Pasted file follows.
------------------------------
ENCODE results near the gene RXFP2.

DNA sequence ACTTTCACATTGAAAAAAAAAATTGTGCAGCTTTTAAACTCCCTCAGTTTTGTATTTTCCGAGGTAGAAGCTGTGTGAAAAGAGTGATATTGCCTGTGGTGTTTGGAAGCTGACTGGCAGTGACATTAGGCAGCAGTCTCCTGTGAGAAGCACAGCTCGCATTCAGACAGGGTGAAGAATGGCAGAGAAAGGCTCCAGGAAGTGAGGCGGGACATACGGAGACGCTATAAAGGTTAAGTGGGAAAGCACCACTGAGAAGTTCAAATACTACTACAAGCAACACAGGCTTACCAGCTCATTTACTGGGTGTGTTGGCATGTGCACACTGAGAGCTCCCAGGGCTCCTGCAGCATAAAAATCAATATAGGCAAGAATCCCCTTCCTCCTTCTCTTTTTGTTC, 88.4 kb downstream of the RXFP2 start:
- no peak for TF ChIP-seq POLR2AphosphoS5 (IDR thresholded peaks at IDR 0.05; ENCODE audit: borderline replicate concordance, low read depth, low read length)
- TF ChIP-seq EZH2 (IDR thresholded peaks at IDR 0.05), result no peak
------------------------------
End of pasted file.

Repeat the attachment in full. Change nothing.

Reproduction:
ENCODE results near the gene RXFP2.

DNA sequence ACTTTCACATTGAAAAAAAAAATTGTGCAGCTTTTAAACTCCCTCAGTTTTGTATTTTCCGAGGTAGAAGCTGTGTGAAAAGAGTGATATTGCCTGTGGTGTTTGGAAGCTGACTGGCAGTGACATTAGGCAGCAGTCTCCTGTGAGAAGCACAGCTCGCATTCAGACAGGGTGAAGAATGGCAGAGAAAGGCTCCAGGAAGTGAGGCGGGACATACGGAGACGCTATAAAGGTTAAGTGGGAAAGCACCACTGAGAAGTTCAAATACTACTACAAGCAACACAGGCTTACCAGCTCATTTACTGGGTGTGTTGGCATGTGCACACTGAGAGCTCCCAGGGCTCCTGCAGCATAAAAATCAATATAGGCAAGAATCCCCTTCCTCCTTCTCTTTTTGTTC, 88.4 kb downstream of the RXFP2 start:
- no peak for TF ChIP-seq POLR2AphosphoS5 (IDR thresholded peaks at IDR 0.05; ENCODE audit: borderline replicate concordance, low read depth, low read length)
- TF ChIP-seq EZH2 (IDR thresholded peaks at IDR 0.05), result no peak